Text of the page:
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Streda, 1. februára 2023
Geoffrey Chaucer: Canterbury tales
Dátum pridania: 08.03.2006 Oznámkuj: 12345
Autor referátu: brisid
Jazyk: Angličtina Počet slov: 1 850
Referát vhodný pre: Vysoká škola Počet A4: 5.4
Priemerná známka: 3.02 Rýchle čítanie: 9m 0s
Pomalé čítanie: 13m 30s
The narrator opens the General Prologue with a description of the return of spring. He describes the April rains, the burgeoning flowers and leaves, and the chirping birds. Around this time of year, the narrator says, people begin to feel the desire to go on a pilgrimage. Many English pilgrims set off to visit the Canterbury . The narrator tells us that as he prepared to go on such a pilgrimage, staying at a tavern in Southwark called the Tabard Inn, a great company of twenty-nine travellers entered. The travellers were a diverse group who, like the narrator, were on their way to Canterbury. They happily agreed to let him join them. That night, the group slept at the Tabard, and woke up early the next morning to set off on their journey. Before continuing the tale, the narrator declares his intent to list and describe each of the members of the group.

There was a KNIGHT. Smart and honest man who loved knighthood, true and honour, freedom and courteousness. He had a son, a young able knight and lover. There was also a NUN, still smiling, simple and shy. Her name was Madam Eglantyne. Also there was a MONK, a robust and handy man who loved ride on a horseback and hunting. He would be a great abbot. There was a FRIAR, a happy and mendicant friar. In a four mendicant orders there was nobody so making excuse. His name was Hubert. There was also a MERCHANT. KLERIK FROM OXFORD was a very skinny man who studied a logic. There was also a SERJANT AT THE LAW, man cautious and clever. He was speaking very wisely and carefully and he often sat as a member of the jury. There was a Franklin, red in face having a beard like a daisy. He liked a cup of wine early in the morning. Also there were wandering a haberdasher, carpenter, weaver, dyer and carpet-maker. Each of them was dressed according to his guild. There was a COOK with them for preparing a chicken and turkeys for them and pouring a wine. There was a SKIPPER from the west side of the country, maybe from Dartmouth. His ship was called Magdalene.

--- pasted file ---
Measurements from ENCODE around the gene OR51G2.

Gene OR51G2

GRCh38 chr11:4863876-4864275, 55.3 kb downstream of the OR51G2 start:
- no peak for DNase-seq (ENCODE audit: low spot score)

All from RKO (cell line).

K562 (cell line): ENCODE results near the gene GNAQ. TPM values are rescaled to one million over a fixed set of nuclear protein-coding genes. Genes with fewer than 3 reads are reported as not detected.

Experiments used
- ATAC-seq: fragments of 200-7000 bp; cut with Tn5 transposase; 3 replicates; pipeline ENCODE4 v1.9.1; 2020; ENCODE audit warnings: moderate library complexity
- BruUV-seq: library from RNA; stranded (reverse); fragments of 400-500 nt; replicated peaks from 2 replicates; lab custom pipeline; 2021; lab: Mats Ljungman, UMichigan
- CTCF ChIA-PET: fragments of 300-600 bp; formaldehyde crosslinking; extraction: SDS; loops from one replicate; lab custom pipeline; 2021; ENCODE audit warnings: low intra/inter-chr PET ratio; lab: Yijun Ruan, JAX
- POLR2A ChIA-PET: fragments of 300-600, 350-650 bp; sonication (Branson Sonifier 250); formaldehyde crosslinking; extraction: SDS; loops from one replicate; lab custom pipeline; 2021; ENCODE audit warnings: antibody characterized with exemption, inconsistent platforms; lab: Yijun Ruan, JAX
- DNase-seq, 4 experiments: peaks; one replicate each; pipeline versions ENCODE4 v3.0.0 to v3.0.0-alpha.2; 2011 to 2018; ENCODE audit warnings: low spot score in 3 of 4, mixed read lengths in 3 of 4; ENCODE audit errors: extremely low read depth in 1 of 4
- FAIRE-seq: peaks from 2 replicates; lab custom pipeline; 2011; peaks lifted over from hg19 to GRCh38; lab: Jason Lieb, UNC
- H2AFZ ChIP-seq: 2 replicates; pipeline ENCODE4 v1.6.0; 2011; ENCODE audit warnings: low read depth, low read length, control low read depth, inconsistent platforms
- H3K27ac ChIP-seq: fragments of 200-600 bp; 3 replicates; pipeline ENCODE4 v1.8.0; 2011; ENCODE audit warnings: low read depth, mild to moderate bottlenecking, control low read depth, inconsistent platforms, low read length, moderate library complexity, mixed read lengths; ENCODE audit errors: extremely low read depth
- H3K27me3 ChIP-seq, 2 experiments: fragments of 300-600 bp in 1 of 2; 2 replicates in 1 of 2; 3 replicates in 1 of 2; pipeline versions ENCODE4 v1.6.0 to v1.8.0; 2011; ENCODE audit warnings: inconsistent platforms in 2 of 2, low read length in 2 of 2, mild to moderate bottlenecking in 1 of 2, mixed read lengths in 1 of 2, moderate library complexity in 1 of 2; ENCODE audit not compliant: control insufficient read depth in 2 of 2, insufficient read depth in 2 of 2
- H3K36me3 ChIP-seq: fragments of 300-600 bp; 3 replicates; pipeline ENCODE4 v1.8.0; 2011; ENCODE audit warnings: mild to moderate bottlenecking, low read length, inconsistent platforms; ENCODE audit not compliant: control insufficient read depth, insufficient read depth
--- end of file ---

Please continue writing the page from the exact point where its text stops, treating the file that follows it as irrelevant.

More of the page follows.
There was also a DOCTOR of Medicine. Nobody was so good at a surgery and treating and also in astrology. There was a nice WOMAN FROM BATH, unfortunately rather cloth-eared. She kept a drapery shop and surpassed another ypers and gents drapery shops. Her face was very nice and rosy. There was also wandering some good religious man, a town PARSON, bursting with his thoughts and acts. Also he was a man of letters who truly preached a Christs´ gospel. There was his brother with him, very nice and honest PLOWMAN and peaceful and real Christian. Also there was a MILLER, a robust guy, muscular and bony. He always won in a fights. There was a COLLEGE MANCIPLE. A REEVE was a slim and irritable, having a smooth-faced moustache and a bald spot like priests. There was a SUMONER with them, it was a man with a narrow eyes, pockmarked and red in face like a cherub. At last there was a sumoners´ good friend PARDONER from Rouncival who has already arrived to a Roman court.